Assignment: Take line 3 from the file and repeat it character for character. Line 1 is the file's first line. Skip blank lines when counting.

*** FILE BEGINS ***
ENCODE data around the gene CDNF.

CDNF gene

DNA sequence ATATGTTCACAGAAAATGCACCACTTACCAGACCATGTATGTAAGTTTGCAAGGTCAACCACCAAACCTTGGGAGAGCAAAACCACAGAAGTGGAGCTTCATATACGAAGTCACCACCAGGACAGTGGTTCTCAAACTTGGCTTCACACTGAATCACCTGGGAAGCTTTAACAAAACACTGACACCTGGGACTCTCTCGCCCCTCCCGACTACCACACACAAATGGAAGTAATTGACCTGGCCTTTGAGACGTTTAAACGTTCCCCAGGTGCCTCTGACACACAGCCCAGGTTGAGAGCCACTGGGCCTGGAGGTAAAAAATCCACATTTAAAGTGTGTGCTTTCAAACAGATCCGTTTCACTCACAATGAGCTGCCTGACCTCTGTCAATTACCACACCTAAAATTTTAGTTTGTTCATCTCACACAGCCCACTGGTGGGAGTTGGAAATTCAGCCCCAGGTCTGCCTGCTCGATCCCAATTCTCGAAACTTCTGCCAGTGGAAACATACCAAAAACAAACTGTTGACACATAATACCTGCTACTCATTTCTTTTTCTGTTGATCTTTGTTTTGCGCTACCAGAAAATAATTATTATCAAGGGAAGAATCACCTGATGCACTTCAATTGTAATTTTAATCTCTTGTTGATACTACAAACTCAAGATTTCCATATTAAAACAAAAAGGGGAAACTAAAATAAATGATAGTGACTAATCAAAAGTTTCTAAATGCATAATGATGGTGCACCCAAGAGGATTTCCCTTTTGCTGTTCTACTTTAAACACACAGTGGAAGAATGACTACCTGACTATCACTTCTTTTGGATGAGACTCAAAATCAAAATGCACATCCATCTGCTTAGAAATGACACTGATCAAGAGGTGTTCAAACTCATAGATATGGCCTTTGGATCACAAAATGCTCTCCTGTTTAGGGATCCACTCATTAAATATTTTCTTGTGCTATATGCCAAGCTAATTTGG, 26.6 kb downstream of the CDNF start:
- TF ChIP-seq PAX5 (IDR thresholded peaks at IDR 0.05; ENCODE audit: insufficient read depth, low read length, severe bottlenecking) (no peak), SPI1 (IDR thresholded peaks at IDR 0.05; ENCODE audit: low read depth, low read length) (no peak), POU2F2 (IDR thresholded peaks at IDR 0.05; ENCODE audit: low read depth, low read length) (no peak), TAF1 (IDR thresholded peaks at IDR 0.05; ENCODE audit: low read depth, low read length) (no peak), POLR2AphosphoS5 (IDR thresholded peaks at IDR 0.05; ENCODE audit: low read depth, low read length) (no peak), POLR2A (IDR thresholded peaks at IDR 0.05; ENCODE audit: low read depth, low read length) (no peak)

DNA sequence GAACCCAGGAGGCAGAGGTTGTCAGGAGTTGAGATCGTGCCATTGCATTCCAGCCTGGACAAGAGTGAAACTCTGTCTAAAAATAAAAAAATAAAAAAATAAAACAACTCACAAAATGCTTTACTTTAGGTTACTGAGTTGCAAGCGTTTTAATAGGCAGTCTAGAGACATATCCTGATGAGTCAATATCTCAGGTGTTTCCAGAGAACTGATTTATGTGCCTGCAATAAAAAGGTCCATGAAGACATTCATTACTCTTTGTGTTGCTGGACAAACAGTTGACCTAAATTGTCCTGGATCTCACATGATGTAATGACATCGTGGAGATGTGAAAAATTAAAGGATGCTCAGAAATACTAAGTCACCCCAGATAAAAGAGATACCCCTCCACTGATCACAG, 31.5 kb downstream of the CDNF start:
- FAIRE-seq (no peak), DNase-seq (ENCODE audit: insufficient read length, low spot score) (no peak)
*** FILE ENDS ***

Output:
DNA sequence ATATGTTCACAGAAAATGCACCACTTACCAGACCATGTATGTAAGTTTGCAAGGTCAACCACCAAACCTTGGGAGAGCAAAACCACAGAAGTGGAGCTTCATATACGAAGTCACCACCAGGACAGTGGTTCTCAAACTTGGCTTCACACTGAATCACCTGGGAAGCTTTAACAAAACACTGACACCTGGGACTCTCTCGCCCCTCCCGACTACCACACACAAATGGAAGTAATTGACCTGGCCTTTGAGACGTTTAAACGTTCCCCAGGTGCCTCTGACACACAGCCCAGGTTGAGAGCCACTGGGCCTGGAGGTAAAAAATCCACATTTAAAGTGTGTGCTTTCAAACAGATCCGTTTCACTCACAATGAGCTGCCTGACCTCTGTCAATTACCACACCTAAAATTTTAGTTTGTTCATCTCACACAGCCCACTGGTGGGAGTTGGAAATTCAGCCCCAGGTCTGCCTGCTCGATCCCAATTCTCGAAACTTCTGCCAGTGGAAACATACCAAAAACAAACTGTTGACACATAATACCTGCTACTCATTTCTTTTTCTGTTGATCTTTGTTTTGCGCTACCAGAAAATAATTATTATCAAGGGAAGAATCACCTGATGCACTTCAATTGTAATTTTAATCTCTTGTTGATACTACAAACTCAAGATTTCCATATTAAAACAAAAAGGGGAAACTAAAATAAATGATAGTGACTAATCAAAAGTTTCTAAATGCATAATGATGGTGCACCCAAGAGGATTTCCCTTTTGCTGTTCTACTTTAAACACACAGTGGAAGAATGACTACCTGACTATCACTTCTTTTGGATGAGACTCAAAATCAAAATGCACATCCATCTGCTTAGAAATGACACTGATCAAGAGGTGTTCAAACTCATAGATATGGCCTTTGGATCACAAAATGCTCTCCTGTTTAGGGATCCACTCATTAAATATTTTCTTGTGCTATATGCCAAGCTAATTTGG, 26.6 kb downstream of the CDNF start: